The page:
Do you pride yourself in being a perfectionist? If so, you’re not alone. Many people consider themselves a perfectionist and they see this as a good thing. After all, perfectionism keeps your standards high, and it’s the reason why you do so well. But now, research is revealing a very different side of being a perfectionist. And it’s not that great.

A meta-analysis of perfectionism rates showed that there are more perfectionistic tendencies now than 20 years ago. And with this increase in perfectionism, you would expect more and more accomplishments.

Unfortunately, the opposite is true. In fact, the more researchers study perfectionists, the more they find psychological disorders, like depression, anxiety, social anxiety disorder, obsessive-compulsive disorder, eating disorders, PTSD, agoraphobia, chronic fatigue and chronic headaches, and even suicide.

But why is being a perfectionist connected to so many psychological disorders? Isn’t perfectionism a positive thing? Research is saying no.

Sarah Egan, a senior researcher at Curtin University in Perth, says that “There are studies that suggest that the higher the perfectionism is, the more psychological disorders you’re going to suffer.”

Is this because it’s just so hard to meet the high standards in perfectionism?

According to Andrew Hill, the researcher behind the perfectionism meta-analysis, “Perfectionism isn’t about high standards. It’s about unrealistic standards. Perfectionism isn’t a behavior. It’s a way of thinking about yourself.”

And unfortunately, perfectionists tend to have a very negative opinion of themselves. Instead of building themselves up, they beat themselves up. Instead of looking at mistakes as areas to improve, they see them as a reflection of their value and worth.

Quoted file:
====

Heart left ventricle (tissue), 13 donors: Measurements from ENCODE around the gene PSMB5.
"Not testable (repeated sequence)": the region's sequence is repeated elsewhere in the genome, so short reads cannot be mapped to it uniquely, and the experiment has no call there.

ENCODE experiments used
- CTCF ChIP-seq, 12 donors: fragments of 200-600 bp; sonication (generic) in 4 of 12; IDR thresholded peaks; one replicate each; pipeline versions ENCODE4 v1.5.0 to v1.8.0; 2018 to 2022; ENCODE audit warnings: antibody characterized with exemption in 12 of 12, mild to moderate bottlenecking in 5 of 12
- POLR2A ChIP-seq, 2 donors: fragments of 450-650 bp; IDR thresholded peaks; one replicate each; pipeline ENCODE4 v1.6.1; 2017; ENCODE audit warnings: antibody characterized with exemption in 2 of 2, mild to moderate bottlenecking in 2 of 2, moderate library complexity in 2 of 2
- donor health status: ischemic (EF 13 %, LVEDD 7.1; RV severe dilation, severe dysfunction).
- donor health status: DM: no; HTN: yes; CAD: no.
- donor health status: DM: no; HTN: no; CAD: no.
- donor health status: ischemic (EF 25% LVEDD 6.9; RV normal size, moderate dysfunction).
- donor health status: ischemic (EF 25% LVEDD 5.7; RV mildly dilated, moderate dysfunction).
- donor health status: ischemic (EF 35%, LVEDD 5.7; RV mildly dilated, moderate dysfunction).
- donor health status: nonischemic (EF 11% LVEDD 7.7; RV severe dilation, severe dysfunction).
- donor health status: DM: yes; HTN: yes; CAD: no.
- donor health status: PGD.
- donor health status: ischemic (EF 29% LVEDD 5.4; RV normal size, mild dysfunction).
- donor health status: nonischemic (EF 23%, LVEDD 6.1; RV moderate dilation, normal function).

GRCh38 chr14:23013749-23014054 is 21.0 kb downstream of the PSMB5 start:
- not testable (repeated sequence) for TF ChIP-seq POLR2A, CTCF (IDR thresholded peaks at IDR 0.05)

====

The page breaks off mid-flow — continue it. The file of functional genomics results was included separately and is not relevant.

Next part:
Perfectionists often listen to a mean inner voice, a critic, who makes them reach not for high standards but unrealistic standards. And it gets complicated when perfectionists intertwine their work and performance with their sense of self.

This can lead to burn out and the psychological disorders listed above.

According to statistics, we’re spending more time on social media platforms – more than two hours per day – than we were back in 2012. And the more social media accounts we have, the more time we spend online. And if we were just scrolling through our favorite feeds, whether friends, family, celebrity or brands, that might not be so bad. But the real concern is that social media platforms are full of advertisements, all vying for your precious attention. 

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Foundation is an important product in your beauty routine. It’s the groundwork you need before you apply other products. However, many women either wear the wrong foundation shade, or they wear too much of it. But one way to avoid these makeup mistakes is to find a foundation based on your own unique undertones. Here’s a guide on how to find the perfect foundation shade.

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